Another Michigan basketball player will spend the offseason recovering.
The Wolverines announced Wednesday that junior guard Zak Irvin will undergo a back procedure and be sidelined for the next six to eight weeks.
"We expect a 100-percent recovery for Zak after this procedure," head coach John Beilein said in the announcement. "We will not rush his return, but given Zak's work habits and determined attitude, we anticipate he will be back on the court and at full speed sometime near the beginning of our season."
Eight weeks from Wednesday is Nov. 4. The Wolverines start their 2015-16 season with an exhibition game against LeMoyne on Nov. 6.
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Irvin was leaned on heavily last season as the other two-thirds of Michigan's trio of top players, Caris LeVert and Derrick Walton Jr., sat on the bench with season-ending injuries. Irvin started all 32 of Michigan's games and averaged 14.3 points and 4.8 rebounds per game.
In addition to the recoveries from last season's injuries to LeVert and Walton and the new recovery for Irvin, Michigan also must deal with the recovery of Spike Albrecht, who had hip surgery earlier this offseason.
But those injuries last season came with a silver lining in the form of experience for younger players, and because of it, Michigan is expected to be very deep and be one of the better teams in the Big Ten this season.
Tough news out of Evanston this morning: Northwestern announced that running back Jeremy Larkin will retire immediately after being diagnosed with cervical stenosis.
Cervical stenois is the narrowing of the spinal canal in one's neck, according to Mayo Clinic. Larkin's condition is thankfully not life-threatening, though it does prevent him from continuing to participate in the game of football.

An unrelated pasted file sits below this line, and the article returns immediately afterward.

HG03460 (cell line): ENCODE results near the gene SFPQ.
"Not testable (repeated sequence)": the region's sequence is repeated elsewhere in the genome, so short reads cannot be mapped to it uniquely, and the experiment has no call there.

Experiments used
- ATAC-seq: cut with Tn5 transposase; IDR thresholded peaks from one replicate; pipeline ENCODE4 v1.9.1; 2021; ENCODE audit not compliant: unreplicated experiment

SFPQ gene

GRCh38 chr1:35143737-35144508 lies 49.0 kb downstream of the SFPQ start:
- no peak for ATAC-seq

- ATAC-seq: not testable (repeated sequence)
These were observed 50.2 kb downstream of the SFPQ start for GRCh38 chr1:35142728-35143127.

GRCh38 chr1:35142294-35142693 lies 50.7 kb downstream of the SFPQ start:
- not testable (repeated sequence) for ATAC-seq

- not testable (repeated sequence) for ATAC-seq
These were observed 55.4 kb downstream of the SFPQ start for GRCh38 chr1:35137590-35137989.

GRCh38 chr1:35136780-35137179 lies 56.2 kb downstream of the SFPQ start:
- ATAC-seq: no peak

"Football has been a lifelong passion and it has been a process to reconcile the fact I won't be on that field again, given I've played this game since I was five years old," Larkin said.
"I'm extremely appreciative of the Northwestern sports medicine and athletic training staffs for uncovering this condition, and for my coaches and the medical staff for always putting my health first.
"I came to this University to engage at the absolute highest level on the field and in the classroom, and I'm grateful for the opportunity to continue one of those while supporting my teammates from the sideline."
Head Coach Pat Fitzgerald called the news "heartbreaking."
"This is heartbreaking because I see every day how much Jeremy loves the game, loves his teammates, and loves to compete," Fitzgerald said in a statement. "But this is the absolute best possible outcome for him.
"The discovery of this condition allowed Jeremy and his family to make an informed decision for his long-term health and well-being. For those of us who have known Jeremy Larkin since his high school days, his future is exceptionally bright. I can't wait to see the impact he makes in our world."
Larkin is a sophomore from Cincinnati. He finishes his Northwestern career with 156 carries for 849 yards and 10 rushing touchdowns.
Former University of Illinois tennis star Kevin Anderson completed a marathon upset against an all-time great on the highest stage of professional tennis.
Anderson came back from two sets down to beat Roger Federer in Wimbledon’s quarterfinals 2-6, 6-7, 7-6, 6-4, 13-11 on Wednesday morning. He will play in the semifinals of the tournament for the first time in his career.
As a native of South Africa, Anderson played three seasons with the Fighting Illini and won the NCAA doubles championship during the 2005-06 season as a sophomore. The 32-year-old was a three-time All-American in singles at Illinois.
Now, as the eighth ranked singles player on the ATP World Tour, Anderson is a force to be reckoned with at the professional level. He made it all the way to the US Open final in 2017.
The former Illini star will look to keep his recent success going when he represents Illinois in the semifinals of Wimbledon this Friday.